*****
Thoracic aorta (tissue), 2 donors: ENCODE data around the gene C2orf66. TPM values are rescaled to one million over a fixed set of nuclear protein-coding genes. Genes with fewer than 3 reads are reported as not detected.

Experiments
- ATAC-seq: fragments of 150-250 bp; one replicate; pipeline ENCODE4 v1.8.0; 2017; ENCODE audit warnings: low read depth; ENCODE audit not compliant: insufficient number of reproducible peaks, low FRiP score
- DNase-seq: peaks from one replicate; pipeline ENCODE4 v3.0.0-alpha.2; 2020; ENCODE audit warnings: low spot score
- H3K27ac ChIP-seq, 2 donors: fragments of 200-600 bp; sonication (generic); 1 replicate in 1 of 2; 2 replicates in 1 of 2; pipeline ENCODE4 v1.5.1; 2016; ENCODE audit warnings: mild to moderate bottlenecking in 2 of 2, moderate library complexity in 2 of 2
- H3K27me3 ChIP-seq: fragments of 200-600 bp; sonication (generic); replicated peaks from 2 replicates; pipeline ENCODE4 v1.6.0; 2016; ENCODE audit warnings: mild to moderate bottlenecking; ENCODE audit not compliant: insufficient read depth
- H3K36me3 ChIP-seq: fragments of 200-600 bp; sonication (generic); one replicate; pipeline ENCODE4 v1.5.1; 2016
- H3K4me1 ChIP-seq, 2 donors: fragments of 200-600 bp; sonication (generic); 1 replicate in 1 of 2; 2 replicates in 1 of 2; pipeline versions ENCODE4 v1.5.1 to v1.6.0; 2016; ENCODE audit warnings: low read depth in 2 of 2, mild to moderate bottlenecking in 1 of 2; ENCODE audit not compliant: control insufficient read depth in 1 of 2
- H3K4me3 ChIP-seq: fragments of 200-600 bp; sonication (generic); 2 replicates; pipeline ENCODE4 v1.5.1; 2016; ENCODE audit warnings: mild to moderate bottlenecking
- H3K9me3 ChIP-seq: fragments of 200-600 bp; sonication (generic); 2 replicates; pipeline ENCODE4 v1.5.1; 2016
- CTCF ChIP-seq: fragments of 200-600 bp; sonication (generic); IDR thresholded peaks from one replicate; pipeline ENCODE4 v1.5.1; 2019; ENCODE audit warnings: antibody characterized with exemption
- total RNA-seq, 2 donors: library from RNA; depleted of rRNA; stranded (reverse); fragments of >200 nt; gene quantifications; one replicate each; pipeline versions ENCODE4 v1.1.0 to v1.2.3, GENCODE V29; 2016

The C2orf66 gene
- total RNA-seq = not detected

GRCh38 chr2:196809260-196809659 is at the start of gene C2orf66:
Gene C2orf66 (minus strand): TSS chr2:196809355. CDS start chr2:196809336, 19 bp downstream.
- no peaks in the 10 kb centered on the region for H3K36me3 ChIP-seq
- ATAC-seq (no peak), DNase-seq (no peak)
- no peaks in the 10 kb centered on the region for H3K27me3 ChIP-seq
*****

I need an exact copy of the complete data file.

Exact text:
Thoracic aorta (tissue), 2 donors: ENCODE data around the gene C2orf66. TPM values are rescaled to one million over a fixed set of nuclear protein-coding genes. Genes with fewer than 3 reads are reported as not detected.

Experiments
- ATAC-seq: fragments of 150-250 bp; one replicate; pipeline ENCODE4 v1.8.0; 2017; ENCODE audit warnings: low read depth; ENCODE audit not compliant: insufficient number of reproducible peaks, low FRiP score
- DNase-seq: peaks from one replicate; pipeline ENCODE4 v3.0.0-alpha.2; 2020; ENCODE audit warnings: low spot score
- H3K27ac ChIP-seq, 2 donors: fragments of 200-600 bp; sonication (generic); 1 replicate in 1 of 2; 2 replicates in 1 of 2; pipeline ENCODE4 v1.5.1; 2016; ENCODE audit warnings: mild to moderate bottlenecking in 2 of 2, moderate library complexity in 2 of 2
- H3K27me3 ChIP-seq: fragments of 200-600 bp; sonication (generic); replicated peaks from 2 replicates; pipeline ENCODE4 v1.6.0; 2016; ENCODE audit warnings: mild to moderate bottlenecking; ENCODE audit not compliant: insufficient read depth
- H3K36me3 ChIP-seq: fragments of 200-600 bp; sonication (generic); one replicate; pipeline ENCODE4 v1.5.1; 2016
- H3K4me1 ChIP-seq, 2 donors: fragments of 200-600 bp; sonication (generic); 1 replicate in 1 of 2; 2 replicates in 1 of 2; pipeline versions ENCODE4 v1.5.1 to v1.6.0; 2016; ENCODE audit warnings: low read depth in 2 of 2, mild to moderate bottlenecking in 1 of 2; ENCODE audit not compliant: control insufficient read depth in 1 of 2
- H3K4me3 ChIP-seq: fragments of 200-600 bp; sonication (generic); 2 replicates; pipeline ENCODE4 v1.5.1; 2016; ENCODE audit warnings: mild to moderate bottlenecking
- H3K9me3 ChIP-seq: fragments of 200-600 bp; sonication (generic); 2 replicates; pipeline ENCODE4 v1.5.1; 2016
- CTCF ChIP-seq: fragments of 200-600 bp; sonication (generic); IDR thresholded peaks from one replicate; pipeline ENCODE4 v1.5.1; 2019; ENCODE audit warnings: antibody characterized with exemption
- total RNA-seq, 2 donors: library from RNA; depleted of rRNA; stranded (reverse); fragments of >200 nt; gene quantifications; one replicate each; pipeline versions ENCODE4 v1.1.0 to v1.2.3, GENCODE V29; 2016

The C2orf66 gene
- total RNA-seq = not detected

GRCh38 chr2:196809260-196809659 is at the start of gene C2orf66:
Gene C2orf66 (minus strand): TSS chr2:196809355. CDS start chr2:196809336, 19 bp downstream.
- no peaks in the 10 kb centered on the region for H3K36me3 ChIP-seq
- ATAC-seq (no peak), DNase-seq (no peak)
- no peaks in the 10 kb centered on the region for H3K27me3 ChIP-seq